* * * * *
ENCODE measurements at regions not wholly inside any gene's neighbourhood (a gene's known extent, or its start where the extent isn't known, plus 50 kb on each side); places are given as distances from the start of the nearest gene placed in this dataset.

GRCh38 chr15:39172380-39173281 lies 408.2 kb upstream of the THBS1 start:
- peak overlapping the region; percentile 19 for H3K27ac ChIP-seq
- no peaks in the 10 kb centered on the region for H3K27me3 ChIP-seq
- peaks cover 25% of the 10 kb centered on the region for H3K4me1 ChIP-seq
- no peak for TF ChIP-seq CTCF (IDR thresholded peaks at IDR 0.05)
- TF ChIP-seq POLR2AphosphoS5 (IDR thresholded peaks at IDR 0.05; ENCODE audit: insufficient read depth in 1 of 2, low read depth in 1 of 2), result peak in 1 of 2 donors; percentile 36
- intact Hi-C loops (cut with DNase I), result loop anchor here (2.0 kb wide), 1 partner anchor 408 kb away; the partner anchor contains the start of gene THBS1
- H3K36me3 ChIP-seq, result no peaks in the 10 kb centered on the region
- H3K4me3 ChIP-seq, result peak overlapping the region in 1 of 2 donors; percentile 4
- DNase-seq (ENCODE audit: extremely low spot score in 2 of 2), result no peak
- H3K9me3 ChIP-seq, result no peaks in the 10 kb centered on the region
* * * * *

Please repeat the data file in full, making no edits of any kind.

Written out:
ENCODE measurements at regions not wholly inside any gene's neighbourhood (a gene's known extent, or its start where the extent isn't known, plus 50 kb on each side); places are given as distances from the start of the nearest gene placed in this dataset.

GRCh38 chr15:39172380-39173281 lies 408.2 kb upstream of the THBS1 start:
- peak overlapping the region; percentile 19 for H3K27ac ChIP-seq
- no peaks in the 10 kb centered on the region for H3K27me3 ChIP-seq
- peaks cover 25% of the 10 kb centered on the region for H3K4me1 ChIP-seq
- no peak for TF ChIP-seq CTCF (IDR thresholded peaks at IDR 0.05)
- TF ChIP-seq POLR2AphosphoS5 (IDR thresholded peaks at IDR 0.05; ENCODE audit: insufficient read depth in 1 of 2, low read depth in 1 of 2), result peak in 1 of 2 donors; percentile 36
- intact Hi-C loops (cut with DNase I), result loop anchor here (2.0 kb wide), 1 partner anchor 408 kb away; the partner anchor contains the start of gene THBS1
- H3K36me3 ChIP-seq, result no peaks in the 10 kb centered on the region
- H3K4me3 ChIP-seq, result peak overlapping the region in 1 of 2 donors; percentile 4
- DNase-seq (ENCODE audit: extremely low spot score in 2 of 2), result no peak
- H3K9me3 ChIP-seq, result no peaks in the 10 kb centered on the region